Or His bestowals there be manifest.

But in the eternities,
Doubtless we shall compare together, hear
A million alien Gospels, in what guise
He trod the Pleiades, the Lyre, the Bear.

O, be prepared, my soul!
To read the inconceivable, to scan
The myriad forms of God those stars unroll
When, in our turn, we show to them a Man.

Entry written by D.S. Martin. His latest poetry collection, Conspiracy of Light: Poems Inspired by the Legacy of C.S. Lewis, is available from Wipf & Stock as is his earlier award-winning collection, Poiema.

Monday, June 8, 2015

Cyprian Kamil Norwid

Cyprian Kamil Norwid (1821—1883) is a Polish painter and poet. He grew up in Warsaw, but lived for many years in various cities including Berlin, Brussels, Rome, Paris, and even briefly in New York. In 1854 he settled permanently in Paris. His first published poem was, ironically, entitled "My Last Sonnet". Norwid wrote extensively about the philosophic, political, artistic and social issues of his day. The only book of his to appear in his lifetime was Poezje (Poems) published in Liepzig in 1863. By 1880 Norwid was becoming a recluse, partly due to poverty and his advancing deafness.

Although unnoticed in his lifetime the work of Cyprian Kamil Norwid was later discovered by the poet Zenon Przesmycki, who published Norwid's work in the journal Chimera between 1901 and 1907, and also published several volumes of Norwid's writing.

The Past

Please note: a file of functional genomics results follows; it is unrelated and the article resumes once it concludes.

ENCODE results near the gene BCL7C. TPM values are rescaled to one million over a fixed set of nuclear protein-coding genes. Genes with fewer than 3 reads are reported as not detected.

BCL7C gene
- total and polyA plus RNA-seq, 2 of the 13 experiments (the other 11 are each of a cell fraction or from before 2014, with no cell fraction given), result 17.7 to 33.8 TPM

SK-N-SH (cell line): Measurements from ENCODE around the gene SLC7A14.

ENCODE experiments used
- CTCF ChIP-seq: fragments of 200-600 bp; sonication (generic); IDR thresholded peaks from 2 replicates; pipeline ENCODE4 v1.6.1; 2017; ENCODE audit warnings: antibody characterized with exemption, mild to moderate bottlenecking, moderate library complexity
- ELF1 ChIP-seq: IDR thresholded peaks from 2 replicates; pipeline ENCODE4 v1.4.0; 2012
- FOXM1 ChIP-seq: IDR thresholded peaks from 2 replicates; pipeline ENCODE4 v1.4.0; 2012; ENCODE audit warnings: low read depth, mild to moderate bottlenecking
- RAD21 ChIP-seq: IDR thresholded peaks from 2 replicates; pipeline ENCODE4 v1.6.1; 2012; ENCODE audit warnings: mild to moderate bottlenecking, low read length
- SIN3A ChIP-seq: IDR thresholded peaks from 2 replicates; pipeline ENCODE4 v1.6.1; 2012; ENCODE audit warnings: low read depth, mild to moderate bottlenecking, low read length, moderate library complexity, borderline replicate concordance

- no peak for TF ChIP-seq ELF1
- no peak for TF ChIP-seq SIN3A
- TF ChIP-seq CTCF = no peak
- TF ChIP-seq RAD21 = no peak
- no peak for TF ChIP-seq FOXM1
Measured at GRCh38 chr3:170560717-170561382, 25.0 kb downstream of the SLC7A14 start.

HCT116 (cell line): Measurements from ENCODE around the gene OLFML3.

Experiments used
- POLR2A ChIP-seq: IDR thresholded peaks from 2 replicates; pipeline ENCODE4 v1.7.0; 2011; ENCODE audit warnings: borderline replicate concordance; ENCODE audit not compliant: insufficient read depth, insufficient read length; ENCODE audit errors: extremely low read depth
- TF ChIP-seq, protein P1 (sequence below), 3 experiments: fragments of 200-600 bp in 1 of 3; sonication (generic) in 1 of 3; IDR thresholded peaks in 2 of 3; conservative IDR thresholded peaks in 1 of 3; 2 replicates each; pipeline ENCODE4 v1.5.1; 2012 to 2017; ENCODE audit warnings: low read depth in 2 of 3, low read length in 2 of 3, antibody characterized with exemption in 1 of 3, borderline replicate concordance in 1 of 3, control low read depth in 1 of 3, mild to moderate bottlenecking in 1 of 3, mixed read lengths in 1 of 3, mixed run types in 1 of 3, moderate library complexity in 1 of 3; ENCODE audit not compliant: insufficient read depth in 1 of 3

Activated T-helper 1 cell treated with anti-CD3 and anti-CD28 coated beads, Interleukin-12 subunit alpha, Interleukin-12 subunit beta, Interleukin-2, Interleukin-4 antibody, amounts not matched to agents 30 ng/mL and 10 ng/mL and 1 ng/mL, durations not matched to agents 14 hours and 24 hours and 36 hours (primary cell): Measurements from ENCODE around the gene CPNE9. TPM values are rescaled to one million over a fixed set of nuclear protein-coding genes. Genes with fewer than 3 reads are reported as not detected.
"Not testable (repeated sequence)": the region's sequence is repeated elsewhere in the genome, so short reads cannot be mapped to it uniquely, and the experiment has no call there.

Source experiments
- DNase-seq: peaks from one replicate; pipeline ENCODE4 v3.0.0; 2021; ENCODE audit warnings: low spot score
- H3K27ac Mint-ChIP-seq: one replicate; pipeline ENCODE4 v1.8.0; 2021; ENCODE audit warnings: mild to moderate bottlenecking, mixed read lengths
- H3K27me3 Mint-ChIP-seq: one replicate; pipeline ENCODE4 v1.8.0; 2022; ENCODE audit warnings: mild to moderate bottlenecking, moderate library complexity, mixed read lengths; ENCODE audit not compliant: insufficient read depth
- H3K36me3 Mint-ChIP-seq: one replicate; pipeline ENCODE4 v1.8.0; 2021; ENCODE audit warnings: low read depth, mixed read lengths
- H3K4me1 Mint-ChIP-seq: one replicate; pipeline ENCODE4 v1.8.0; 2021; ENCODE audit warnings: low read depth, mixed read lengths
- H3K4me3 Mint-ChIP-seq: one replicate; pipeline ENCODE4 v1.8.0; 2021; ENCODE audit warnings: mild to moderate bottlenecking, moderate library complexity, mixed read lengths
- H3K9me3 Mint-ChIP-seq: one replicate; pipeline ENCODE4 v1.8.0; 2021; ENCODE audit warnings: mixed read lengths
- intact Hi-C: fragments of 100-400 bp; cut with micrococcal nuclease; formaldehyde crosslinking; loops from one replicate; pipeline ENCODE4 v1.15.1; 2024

The past, death and pain are not acts of God,
But of law-breaking man,
Who therefore lives in dread
And sensing evil, wants oblivion!

But is he not like a child in a dray
Crying, "Oh, look, the oak's
Disappearing in the wood…",
While the oak's still and the child's borne away?

The past is now — though somewhat far:
Behind the dray a village barn,
And not something somewhere
Never seen by man!…

Entry written by D.S. Martin. His latest poetry collection, Conspiracy of Light: Poems Inspired by the Legacy of C.S. Lewis, is available from Wipf & Stock as is his earlier award-winning collection, Poiema.

Monday, June 1, 2015

Les Murray*

Les Murray is frequently called the leading Australian poet of his generation. He was raised in a rustic shack near Bunyah, New South Wales — a place of great significance in his poetry. When he was twelve, in 1951, his mother died, and Les had to return home from boarding school to look after his father, who amid the grief was unable to care for himself.

Murray biographer, Peter Alexander has written:
-------"In 1957 Murray went to the University of Sydney to study
-------modern languages. While there he worked on the editorial
-------boards of student publications. At Sydney he was converted
-------from the Free Kirk Presbyterianism of his parents to Roman
-------Catholicism, and the influence of passionately held Christian
-------convictions can be seen everywhere in his verse, though
-------seldom overtly; instead it shows itself, in poems such as
-------'Blood' or 'The Broad Bean Sermon,' in a strong sense of
-------the power of ritual in everyday life and of the sacramental
-------quality of existence."

It's been five years since the release of his latest collection of new poetry, Taller When Prone. In the mean time, however, his New Selected Poems appeared in the UK in 2012, and in the US in 2014. The following poem is available in this new book.

Poetry And Religion

Religions are poems. They concert
our daylight and dreaming mind, our
emotions, instinct, breath and native gesture

into the only whole thinking: poetry.
Nothing's said till it's dreamed out in words
and nothing's true that figures in words only.

A poem, compared with an arrayed religion,